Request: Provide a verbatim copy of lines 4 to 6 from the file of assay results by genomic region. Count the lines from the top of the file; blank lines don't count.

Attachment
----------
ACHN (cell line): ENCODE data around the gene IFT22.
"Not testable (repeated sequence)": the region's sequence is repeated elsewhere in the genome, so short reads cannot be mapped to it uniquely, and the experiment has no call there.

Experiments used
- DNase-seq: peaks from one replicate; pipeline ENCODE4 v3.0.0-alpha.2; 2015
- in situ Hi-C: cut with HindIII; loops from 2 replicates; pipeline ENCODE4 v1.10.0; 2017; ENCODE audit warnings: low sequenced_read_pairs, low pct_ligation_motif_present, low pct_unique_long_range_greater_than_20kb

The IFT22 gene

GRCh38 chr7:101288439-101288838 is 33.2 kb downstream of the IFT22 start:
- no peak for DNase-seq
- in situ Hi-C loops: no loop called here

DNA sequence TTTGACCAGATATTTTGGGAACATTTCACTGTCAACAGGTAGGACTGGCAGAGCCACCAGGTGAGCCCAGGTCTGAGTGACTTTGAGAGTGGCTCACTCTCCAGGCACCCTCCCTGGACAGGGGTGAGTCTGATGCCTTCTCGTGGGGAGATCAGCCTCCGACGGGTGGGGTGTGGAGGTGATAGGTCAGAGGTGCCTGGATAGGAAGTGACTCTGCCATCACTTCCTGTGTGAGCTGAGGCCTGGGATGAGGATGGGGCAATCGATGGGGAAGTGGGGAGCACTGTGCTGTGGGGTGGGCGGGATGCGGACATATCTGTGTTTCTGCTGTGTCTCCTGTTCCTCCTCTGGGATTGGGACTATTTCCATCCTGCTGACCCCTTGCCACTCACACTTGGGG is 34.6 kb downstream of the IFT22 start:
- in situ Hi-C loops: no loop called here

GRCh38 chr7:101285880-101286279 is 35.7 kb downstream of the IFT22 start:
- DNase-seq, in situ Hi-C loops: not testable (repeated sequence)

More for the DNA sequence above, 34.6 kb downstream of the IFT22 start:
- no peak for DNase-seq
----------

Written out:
- DNase-seq: peaks from one replicate; pipeline ENCODE4 v3.0.0-alpha.2; 2015
- in situ Hi-C: cut with HindIII; loops from 2 replicates; pipeline ENCODE4 v1.10.0; 2017; ENCODE audit warnings: low sequenced_read_pairs, low pct_ligation_motif_present, low pct_unique_long_range_greater_than_20kb

The IFT22 gene